Teledermatology for diagnosing skin cancer in adults. BACKGROUND: Early accurate detection of all skin cancer types is essential to guide appropriate management and to improve morbidity and survival. Melanoma and squamous cell carcinoma (SCC) are high-risk skin cancers which have the potential to metastasise and ultimately lead to death, whereas basal cell carcinoma (BCC) is usually localised with potential to infiltrate and damage surrounding tissue. Anxiety around missing early curable cases (...) and interactive consultations using videoconferencing to connect the patient, referrer and dermatologist in real time. OBJECTIVES: To determine the diagnostic accuracy of teledermatology for the detection of any skin cancer (melanoma, BCC or cutaneous squamous cell carcinoma (cSCC)) in adults, and to compare its accuracy with that of in-person diagnosis. SEARCH METHODS: We undertook a comprehensive search of the following databases from inception up to August 2016: Cochrane Central Register of Controlled

Cochrane2018

40. Reflectance confocal microscopy for diagnosing keratinocyte skin cancers in adults.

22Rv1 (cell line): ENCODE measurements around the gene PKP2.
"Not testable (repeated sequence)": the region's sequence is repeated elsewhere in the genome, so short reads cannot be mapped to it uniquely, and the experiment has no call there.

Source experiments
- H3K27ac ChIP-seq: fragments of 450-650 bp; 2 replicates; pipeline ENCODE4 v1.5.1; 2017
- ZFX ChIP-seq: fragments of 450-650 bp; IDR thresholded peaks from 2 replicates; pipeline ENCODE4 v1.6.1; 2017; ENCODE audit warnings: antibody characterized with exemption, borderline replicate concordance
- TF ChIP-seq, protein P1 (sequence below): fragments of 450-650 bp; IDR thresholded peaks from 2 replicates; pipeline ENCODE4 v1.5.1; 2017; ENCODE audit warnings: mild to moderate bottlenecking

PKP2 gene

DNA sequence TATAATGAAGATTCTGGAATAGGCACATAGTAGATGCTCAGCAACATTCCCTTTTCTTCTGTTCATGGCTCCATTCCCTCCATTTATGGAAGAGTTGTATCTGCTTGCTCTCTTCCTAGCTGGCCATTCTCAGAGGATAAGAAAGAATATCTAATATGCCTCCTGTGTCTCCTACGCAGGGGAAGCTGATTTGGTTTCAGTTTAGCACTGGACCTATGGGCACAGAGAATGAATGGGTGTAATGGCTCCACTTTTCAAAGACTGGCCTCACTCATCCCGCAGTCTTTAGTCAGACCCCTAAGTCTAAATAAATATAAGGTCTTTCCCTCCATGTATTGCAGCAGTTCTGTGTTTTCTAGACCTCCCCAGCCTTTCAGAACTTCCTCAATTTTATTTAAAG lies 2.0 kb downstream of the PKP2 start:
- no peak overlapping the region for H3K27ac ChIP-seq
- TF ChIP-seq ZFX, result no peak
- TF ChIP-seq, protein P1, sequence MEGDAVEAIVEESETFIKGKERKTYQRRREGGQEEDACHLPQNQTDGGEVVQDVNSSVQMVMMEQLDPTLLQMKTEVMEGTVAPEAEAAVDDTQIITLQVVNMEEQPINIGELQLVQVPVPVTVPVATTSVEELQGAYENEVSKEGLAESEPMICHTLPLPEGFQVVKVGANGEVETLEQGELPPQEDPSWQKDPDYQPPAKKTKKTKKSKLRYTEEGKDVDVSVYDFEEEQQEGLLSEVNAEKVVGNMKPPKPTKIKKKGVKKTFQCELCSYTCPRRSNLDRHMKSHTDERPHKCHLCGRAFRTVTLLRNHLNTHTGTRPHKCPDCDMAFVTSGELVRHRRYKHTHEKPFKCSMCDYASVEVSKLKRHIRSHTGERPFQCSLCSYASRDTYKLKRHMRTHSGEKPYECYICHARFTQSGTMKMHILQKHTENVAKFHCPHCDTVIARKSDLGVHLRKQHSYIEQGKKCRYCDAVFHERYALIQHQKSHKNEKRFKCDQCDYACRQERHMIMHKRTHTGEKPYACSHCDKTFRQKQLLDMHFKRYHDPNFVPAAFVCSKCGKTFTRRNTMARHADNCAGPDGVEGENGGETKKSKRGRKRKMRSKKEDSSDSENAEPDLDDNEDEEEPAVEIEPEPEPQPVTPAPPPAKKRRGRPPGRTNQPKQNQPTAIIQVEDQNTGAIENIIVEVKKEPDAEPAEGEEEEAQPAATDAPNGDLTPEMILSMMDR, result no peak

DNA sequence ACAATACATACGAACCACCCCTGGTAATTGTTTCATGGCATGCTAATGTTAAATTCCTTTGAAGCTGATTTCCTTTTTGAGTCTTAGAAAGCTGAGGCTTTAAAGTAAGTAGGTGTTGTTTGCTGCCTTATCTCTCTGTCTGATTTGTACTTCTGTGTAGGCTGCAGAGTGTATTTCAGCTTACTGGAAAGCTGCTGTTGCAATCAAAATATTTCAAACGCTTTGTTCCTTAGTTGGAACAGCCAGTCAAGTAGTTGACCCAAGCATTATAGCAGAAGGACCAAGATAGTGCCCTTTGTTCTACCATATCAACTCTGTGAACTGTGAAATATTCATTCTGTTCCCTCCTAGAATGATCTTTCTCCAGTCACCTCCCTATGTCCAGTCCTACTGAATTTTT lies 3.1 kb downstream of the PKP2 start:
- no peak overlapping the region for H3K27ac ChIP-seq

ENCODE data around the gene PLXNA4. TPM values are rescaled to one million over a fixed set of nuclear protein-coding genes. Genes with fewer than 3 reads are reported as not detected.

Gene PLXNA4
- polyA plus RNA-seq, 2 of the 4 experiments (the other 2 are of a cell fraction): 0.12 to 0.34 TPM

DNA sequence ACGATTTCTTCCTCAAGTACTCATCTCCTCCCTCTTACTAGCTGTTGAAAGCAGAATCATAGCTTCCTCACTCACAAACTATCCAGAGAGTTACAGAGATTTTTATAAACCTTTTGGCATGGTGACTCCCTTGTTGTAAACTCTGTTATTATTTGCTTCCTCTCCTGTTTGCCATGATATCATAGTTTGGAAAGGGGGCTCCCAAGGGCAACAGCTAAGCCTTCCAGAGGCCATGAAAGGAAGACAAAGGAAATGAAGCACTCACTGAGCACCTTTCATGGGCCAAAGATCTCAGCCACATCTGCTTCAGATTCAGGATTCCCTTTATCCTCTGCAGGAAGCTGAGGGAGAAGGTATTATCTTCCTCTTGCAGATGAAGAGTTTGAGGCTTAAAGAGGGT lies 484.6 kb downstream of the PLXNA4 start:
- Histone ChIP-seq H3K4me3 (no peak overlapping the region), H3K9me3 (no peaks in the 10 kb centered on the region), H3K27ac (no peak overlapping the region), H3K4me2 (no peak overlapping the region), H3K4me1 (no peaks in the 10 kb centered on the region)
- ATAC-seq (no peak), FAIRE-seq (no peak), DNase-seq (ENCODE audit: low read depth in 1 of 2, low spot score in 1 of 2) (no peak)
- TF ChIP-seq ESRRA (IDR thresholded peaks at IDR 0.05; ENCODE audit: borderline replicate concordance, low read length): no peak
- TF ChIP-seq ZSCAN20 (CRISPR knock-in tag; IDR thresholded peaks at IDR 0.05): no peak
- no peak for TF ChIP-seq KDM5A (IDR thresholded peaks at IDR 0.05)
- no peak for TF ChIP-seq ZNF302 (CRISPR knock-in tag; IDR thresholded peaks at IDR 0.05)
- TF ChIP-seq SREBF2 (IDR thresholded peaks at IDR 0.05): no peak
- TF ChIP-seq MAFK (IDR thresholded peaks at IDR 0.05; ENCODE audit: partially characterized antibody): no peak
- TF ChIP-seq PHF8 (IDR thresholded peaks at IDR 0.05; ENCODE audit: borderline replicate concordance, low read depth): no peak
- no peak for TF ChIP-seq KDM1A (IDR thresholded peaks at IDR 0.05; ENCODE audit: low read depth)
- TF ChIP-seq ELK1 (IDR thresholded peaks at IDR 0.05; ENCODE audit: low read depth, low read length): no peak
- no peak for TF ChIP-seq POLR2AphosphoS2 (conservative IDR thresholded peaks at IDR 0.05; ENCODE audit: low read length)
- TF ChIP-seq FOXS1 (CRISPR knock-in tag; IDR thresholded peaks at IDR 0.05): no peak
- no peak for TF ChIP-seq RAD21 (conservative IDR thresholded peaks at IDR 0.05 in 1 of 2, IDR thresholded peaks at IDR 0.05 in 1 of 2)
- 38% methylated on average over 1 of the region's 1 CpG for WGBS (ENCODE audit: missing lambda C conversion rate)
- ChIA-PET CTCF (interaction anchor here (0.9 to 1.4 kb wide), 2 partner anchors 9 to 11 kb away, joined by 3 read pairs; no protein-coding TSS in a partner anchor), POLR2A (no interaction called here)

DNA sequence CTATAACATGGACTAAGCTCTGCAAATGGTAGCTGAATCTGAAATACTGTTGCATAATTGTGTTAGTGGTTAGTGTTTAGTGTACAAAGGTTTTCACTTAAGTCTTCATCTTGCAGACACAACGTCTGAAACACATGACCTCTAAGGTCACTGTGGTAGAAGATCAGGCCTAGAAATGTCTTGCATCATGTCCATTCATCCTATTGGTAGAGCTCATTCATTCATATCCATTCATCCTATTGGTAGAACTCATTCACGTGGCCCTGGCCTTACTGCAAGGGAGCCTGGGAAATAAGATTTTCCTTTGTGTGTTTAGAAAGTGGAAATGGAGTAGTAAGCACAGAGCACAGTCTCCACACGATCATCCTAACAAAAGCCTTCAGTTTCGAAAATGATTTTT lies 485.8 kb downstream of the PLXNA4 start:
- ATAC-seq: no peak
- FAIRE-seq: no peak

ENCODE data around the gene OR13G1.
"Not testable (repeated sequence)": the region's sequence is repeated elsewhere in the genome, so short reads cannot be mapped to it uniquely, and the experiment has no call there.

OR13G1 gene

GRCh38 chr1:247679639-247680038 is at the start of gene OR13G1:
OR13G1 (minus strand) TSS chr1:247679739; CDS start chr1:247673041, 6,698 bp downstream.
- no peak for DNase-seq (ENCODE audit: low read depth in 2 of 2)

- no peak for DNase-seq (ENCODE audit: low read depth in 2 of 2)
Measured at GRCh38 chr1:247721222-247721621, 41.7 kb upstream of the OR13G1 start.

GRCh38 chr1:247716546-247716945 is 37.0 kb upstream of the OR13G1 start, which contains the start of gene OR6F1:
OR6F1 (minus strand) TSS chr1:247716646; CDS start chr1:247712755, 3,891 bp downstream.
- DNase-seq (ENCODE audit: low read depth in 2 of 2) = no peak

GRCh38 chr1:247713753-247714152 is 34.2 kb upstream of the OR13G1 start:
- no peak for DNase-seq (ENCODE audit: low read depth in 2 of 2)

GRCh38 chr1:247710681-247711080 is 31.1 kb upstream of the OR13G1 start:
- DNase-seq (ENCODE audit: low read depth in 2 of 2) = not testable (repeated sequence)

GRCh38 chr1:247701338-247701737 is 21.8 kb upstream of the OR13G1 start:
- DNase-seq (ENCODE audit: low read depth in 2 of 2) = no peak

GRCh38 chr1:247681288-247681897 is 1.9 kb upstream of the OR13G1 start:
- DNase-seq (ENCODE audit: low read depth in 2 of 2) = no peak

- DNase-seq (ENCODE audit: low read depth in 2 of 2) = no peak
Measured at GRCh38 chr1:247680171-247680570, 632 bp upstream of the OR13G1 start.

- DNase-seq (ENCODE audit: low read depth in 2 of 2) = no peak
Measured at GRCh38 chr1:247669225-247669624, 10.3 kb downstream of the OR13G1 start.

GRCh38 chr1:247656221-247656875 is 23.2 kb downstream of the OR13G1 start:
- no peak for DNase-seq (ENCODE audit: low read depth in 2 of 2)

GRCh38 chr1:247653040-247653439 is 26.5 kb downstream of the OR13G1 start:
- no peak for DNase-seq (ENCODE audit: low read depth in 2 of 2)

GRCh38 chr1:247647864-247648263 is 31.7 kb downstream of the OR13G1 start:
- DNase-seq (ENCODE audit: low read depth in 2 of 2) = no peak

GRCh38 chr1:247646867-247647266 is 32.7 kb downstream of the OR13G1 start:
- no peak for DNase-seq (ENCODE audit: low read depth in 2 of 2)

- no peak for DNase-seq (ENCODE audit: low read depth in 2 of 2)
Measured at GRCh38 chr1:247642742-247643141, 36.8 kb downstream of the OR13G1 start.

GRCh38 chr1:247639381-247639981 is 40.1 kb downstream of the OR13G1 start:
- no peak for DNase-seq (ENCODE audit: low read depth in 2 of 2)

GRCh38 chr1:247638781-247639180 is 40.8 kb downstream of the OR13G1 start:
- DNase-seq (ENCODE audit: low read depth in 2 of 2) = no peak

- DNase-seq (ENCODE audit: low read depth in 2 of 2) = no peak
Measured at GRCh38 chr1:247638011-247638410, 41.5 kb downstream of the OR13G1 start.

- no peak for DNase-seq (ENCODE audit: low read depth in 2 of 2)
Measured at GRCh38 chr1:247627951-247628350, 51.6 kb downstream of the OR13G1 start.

Reflectance confocal microscopy for diagnosing keratinocyte skin cancers in adults. BACKGROUND: Early accurate detection of all skin cancer types is important to guide appropriate management and improve morbidity and survival. Basal cell carcinoma (BCC) is usually a localised skin cancer but with potential to infiltrate and damage surrounding tissue, whereas cutaneous squamous cell carcinoma (cSCC) and melanoma are higher risk skin cancers with the potential to metastasise and ultimately lead (...) to death. When used in conjunction with clinical or dermoscopic suspicion of malignancy, or both, reflectance confocal microscopy (RCM) may help to identify cancers eligible for non-surgical treatment without the need for a diagnostic biopsy, particularly in people with suspected BCC. Any potential benefit must be balanced against the risk of any misdiagnoses. OBJECTIVES: To determine the diagnostic accuracy of RCM for the detection of BCC, cSCC, or any skin cancer in adults with any suspicious lesion

Cochrane2018